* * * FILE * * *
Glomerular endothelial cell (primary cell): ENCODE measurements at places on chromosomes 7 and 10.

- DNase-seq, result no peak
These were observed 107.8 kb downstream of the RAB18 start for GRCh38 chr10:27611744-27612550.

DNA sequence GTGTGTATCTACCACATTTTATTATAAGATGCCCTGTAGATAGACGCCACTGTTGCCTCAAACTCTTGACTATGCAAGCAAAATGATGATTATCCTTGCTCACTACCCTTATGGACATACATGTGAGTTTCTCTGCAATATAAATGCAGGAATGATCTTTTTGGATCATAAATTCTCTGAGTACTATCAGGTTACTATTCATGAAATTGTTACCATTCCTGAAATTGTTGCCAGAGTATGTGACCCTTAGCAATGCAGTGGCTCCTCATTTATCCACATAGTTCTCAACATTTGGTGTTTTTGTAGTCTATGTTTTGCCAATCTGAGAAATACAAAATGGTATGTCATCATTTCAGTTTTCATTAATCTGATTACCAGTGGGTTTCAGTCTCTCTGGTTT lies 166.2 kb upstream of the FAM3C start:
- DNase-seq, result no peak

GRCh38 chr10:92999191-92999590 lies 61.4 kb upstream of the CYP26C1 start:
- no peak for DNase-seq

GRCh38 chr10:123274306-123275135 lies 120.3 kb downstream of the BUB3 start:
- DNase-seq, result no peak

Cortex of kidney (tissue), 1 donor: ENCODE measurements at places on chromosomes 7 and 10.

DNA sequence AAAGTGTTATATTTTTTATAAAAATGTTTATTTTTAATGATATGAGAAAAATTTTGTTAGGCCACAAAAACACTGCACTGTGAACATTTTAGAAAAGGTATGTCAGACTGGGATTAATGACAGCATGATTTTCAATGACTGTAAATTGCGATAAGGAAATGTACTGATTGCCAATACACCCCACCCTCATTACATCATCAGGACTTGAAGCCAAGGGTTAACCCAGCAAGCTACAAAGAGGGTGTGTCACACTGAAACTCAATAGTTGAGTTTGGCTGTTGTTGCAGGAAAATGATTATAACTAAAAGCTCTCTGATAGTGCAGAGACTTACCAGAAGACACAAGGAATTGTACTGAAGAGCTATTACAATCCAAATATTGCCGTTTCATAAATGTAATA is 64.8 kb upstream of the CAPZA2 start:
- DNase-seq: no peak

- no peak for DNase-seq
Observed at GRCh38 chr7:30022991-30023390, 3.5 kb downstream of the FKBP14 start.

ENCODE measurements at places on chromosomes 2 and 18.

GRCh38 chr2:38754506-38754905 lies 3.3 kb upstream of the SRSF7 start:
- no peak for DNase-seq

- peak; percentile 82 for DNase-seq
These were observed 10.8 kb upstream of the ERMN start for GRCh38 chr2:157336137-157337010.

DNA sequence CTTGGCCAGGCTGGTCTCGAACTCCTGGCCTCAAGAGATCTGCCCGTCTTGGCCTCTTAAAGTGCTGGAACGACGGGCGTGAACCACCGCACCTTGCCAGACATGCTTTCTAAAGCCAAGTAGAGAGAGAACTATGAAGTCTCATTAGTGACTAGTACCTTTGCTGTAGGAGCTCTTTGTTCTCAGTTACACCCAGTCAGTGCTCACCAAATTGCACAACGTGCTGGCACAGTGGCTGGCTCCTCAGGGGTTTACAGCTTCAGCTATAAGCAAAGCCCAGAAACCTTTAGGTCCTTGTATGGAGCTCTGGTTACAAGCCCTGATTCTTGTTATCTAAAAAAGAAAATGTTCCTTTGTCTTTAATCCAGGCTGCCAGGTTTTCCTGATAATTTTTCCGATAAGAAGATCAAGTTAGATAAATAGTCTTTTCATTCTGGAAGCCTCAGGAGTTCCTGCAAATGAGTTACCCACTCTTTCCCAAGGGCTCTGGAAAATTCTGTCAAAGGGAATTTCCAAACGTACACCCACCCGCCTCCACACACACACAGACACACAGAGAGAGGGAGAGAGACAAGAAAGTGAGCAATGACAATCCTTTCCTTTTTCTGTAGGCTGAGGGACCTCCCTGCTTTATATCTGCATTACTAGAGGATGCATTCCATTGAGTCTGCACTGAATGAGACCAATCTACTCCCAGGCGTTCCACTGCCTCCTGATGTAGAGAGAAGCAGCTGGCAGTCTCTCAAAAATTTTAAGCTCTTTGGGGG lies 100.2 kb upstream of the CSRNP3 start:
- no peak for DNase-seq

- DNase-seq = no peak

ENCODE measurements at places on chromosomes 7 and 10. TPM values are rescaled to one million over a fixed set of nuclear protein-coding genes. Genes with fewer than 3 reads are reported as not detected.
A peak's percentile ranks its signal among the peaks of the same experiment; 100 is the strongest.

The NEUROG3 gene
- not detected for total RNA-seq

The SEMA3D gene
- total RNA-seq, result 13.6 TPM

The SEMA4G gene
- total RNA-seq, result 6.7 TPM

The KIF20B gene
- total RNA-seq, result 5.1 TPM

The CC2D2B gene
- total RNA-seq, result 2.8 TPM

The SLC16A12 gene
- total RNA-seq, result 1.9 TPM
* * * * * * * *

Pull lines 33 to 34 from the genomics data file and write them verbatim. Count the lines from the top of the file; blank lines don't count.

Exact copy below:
The CC2D2B gene
- total RNA-seq, result 2.8 TPM